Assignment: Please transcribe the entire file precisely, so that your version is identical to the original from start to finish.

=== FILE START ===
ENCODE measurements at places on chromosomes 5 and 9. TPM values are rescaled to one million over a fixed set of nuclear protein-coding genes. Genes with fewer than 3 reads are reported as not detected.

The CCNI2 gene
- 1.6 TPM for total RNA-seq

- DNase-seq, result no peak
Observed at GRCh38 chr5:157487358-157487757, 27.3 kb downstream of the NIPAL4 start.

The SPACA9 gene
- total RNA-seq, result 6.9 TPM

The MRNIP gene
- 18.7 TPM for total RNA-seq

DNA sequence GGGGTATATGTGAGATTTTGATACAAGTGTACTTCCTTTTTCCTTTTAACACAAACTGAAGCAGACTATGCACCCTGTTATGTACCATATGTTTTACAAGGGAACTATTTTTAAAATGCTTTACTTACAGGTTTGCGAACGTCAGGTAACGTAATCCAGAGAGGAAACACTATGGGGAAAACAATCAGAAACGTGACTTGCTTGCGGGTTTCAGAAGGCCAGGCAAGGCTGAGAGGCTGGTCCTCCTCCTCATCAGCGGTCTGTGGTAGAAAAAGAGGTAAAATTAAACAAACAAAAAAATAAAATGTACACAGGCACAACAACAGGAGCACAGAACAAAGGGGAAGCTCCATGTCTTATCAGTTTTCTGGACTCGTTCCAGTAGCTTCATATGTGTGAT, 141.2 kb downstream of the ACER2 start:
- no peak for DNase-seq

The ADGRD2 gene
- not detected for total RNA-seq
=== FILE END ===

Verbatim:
ENCODE measurements at places on chromosomes 5 and 9. TPM values are rescaled to one million over a fixed set of nuclear protein-coding genes. Genes with fewer than 3 reads are reported as not detected.

The CCNI2 gene
- 1.6 TPM for total RNA-seq

- DNase-seq, result no peak
Observed at GRCh38 chr5:157487358-157487757, 27.3 kb downstream of the NIPAL4 start.

The SPACA9 gene
- total RNA-seq, result 6.9 TPM

The MRNIP gene
- 18.7 TPM for total RNA-seq

DNA sequence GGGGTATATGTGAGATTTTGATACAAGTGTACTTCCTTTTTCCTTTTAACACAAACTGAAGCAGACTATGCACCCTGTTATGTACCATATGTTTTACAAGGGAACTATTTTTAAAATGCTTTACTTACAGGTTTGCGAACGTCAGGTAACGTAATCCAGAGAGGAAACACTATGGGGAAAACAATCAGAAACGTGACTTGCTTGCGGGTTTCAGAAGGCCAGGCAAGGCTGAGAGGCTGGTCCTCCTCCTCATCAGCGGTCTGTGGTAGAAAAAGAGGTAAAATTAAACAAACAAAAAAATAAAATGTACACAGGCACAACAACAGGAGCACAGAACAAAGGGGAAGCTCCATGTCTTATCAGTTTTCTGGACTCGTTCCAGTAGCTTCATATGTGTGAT, 141.2 kb downstream of the ACER2 start:
- no peak for DNase-seq

The ADGRD2 gene
- not detected for total RNA-seq